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I am looking to improve our fault tolerance for our persistent store. After reading several online docs about how to set-up master <> master replication, I'd still like to ask the experts about the order of set-up, to ensure I don't miss anything important.

Our setup will be a master <> master, however, only one master will be written to at a time. This will be controlled via "floating ip" which can be set to point at the secondary master, if the primary master fails.

  1. With a single write master <> master setup, I don't need to worry about setting the auto_increment_offset correct?

  2. Does MySQL replicate all databases by default, or do I need to explicitly identify them via binlog-do-db?

  3. Do I need to do an export from master1 and import to master2, before I start replication, or can I start master 2 to pick up all transactions over the last several months?

  4. Just to be clear, I need to setup a "replicator" user (with replication perms) on both master1 and master2?

-- Update 8.15.2014 --

This is the guide I followed for my intial setup


To answer question #2, I did the following:

Notice that I have a performance_schema table, this is because I am using Percona MySQL. Per Rolando's edit, the following is not needed if you want to replicate ALL databases, however I am leaving here for posterity to show others how they can specify multiple databases, if they do not want to export all.

binlog_do_db = information_schema
binlog_do_db = mysql
binlog_do_db = performance_schema
binlog_do_db = example_blog
binlog_do_db = example_core
binlog_do_db = example_log

To answer question #3, I ended up creating a snapshot of Master1 by issuing the following command:

mysqldump -h localhost -p -u root --opt --all-databases --single-transaction --master-data  > /tmp/example_snapshot_`date +%Y_%m_%d__%H_%M_%S`.sql

Notice the --master-data param, according to mysql docs, this allows us to create snapshot without have to create a new session and deal with table locking. However it does add an extra line the resulting .sql file:

CHANGE MASTER TO MASTER_LOG_FILE='mysql-bin.000029', MASTER_LOG_POS=107;

I removed this line b/c I wanted to affect this change manually, on each master.


Happy to report that replication appears to be working. Thanks Rolando!

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With a single write master <> master setup, I don't need to worry about setting the auto_increment_offset correct?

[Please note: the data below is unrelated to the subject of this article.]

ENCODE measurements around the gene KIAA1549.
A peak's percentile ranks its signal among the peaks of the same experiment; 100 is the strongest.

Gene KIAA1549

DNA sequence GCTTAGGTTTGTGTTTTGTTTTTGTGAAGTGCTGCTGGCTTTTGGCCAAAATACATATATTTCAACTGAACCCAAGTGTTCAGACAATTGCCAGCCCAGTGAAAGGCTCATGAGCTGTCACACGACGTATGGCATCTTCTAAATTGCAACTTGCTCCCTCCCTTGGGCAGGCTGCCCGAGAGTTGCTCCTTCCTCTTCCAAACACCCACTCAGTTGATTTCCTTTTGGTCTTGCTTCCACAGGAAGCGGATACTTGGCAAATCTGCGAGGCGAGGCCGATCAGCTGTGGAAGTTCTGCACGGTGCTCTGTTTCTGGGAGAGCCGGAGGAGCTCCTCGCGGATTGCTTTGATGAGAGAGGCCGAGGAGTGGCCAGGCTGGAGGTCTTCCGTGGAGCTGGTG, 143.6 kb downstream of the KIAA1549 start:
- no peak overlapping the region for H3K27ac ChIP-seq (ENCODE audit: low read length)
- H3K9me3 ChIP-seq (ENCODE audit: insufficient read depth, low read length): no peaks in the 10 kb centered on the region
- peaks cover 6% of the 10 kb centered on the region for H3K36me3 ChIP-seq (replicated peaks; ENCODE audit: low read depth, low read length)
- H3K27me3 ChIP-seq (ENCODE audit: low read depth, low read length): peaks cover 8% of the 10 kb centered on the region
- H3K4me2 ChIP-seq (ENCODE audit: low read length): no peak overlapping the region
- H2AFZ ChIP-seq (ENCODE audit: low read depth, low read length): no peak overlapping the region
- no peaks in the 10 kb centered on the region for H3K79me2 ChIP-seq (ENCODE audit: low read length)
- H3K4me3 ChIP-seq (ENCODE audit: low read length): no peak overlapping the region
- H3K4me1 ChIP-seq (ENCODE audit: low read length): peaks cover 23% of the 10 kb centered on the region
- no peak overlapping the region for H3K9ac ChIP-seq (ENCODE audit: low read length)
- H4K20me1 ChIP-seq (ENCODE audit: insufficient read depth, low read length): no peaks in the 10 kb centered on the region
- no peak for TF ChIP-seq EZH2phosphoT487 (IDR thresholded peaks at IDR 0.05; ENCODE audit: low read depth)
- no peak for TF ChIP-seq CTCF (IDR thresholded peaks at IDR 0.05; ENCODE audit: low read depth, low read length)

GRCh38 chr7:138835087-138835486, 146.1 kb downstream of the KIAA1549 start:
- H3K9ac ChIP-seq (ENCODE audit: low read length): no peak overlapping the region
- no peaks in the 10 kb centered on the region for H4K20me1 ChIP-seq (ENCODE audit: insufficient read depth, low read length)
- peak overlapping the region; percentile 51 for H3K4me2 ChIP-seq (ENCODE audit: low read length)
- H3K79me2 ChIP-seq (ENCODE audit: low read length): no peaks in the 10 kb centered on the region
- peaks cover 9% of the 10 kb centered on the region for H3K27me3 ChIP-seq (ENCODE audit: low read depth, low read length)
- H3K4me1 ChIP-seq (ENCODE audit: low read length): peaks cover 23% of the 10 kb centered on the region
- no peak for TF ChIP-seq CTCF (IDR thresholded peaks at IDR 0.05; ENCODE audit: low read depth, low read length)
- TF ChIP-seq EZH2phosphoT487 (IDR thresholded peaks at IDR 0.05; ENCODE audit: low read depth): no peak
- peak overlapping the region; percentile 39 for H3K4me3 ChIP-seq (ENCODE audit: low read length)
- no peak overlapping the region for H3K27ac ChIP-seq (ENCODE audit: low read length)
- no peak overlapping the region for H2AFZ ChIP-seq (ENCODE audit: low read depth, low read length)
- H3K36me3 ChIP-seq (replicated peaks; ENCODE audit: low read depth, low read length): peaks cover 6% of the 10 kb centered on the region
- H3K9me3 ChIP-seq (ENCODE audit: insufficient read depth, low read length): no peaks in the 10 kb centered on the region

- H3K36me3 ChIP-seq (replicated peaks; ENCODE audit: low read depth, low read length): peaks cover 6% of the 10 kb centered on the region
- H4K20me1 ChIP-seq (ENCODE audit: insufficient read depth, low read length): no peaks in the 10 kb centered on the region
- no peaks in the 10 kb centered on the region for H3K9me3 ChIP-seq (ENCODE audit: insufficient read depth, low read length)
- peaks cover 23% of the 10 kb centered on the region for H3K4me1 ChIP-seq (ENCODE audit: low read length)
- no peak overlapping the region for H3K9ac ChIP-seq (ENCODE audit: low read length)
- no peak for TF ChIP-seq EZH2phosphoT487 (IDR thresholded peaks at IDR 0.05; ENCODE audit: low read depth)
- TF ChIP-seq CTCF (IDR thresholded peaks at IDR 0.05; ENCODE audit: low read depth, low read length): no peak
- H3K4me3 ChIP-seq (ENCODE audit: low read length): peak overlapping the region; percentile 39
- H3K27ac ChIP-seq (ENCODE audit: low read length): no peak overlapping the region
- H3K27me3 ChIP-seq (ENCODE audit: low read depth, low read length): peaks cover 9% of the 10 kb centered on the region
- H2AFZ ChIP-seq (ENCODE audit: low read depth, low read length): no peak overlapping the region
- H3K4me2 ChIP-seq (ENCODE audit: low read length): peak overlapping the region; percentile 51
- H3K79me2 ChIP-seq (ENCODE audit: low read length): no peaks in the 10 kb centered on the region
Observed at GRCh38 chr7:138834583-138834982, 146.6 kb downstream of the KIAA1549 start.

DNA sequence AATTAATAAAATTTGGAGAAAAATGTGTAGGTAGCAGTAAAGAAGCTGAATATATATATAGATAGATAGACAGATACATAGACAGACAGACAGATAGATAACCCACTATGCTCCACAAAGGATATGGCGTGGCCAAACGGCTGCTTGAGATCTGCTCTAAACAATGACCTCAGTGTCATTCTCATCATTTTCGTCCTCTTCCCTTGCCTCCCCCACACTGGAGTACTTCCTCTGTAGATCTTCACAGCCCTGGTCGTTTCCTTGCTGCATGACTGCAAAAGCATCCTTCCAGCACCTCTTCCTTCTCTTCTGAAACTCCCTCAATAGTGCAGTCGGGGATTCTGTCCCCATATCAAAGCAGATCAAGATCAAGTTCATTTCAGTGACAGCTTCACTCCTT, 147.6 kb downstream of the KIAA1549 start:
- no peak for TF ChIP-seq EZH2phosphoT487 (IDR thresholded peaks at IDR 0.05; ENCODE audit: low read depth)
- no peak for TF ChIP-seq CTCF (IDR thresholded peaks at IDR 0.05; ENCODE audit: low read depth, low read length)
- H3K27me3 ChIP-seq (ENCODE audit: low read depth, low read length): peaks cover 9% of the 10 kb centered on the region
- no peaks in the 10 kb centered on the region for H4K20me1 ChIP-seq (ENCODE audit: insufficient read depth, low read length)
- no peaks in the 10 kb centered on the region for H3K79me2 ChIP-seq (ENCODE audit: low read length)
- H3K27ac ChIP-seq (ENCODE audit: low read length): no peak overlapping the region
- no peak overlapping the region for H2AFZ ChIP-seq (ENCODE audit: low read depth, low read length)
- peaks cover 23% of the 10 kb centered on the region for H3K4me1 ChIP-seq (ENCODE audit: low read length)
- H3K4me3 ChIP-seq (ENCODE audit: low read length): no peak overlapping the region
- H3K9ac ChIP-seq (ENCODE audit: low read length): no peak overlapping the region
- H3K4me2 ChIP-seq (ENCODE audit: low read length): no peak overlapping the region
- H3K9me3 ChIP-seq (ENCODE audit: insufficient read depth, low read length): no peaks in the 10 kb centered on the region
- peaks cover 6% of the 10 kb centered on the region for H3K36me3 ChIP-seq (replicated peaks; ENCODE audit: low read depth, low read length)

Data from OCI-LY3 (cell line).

Yes, you are right. I have setup Master-Master setups for years with one Write Master. I never touched the auto_increment options. Never had an incident.

Does MySQL replicate all databases by default, or do I need to explicitly identify them via binlog-do-db?

Yes, it is by default. Although binlog-do-db exists, I would not recommend it since you are doing Master-Master. If you have additional slaves, it is best to setup filtering on the slave. That way, you have all binlog events to point-in-time recovery and other incidentals. Such incidentals might include Star Topologies (which feature Distribution Masters, a Master that does not house any data, only binlogs Such binlogs could be filter with binlog_do_db to reduce binlog traffic to slaves).

Do I need to do an export from master1 and import to master2, before I start replication ?

You do need to to export from master1 and import to master2.

can I start master 2 to pick up all transactions over the last several months?

The only way you can do that is if you had every binlog since you loaded master1 aznd never erased any of the binlogs. Most people rotate their binlogs, making this impossible.

I need to setup a "replicator" user (with replication perms) on both master1 and master2?

Yes

EPILOGUE

I have setup ucarp over the years as the failover mechanism for the floating IP. Most use Linux Heartbeat, Pacemaker, and others. So, you are in the ballpark of what needs to be done.

  • It is safer to set up auto_increment_offset and auto_increment_increment to not have identical ids on both servers. Its all ok, while works good. But in case of problems it may help a lot, especially if failover to other master is automatic. – Kazimieras Aliulis Aug 14 '14 at 10:05
  • Normal replication on mysql is nowhere automatic. You will have to create users for replication. You will have to copy data, that would be a consistent snapshot at specific time. You will have set up position in binlog, from which to replicate. And later you will have to monitor replication, that it would not stop on some error or would not lag too much, because of many writes. – Kazimieras Aliulis Aug 14 '14 at 10:11
  • Hey Mike. I owe you an apology for a typo. My answer to point #2 should have said: I would recommend not it since you are doing Master-Master. Yous should not have to do that. If you set up Distribution Masters, then yes you should for DBs you want passed on to other slaves. See my post dba.stackexchange.com/questions/3106/… about Replication using Distribution Masters. I am going to fix my statement. – RolandoMySQLDBA Aug 15 '14 at 22:04
  • I fixed my statement !!! Sorry again. – RolandoMySQLDBA Aug 15 '14 at 22:07
  • Doh, already puppetized those changes :( . Ok I'll back out. Rather just replicate all databases in case new ones are added in the future, without having to add to a puppet config, and re-run puppet on masters. Thanks again. – Mike Purcell Aug 15 '14 at 22:12

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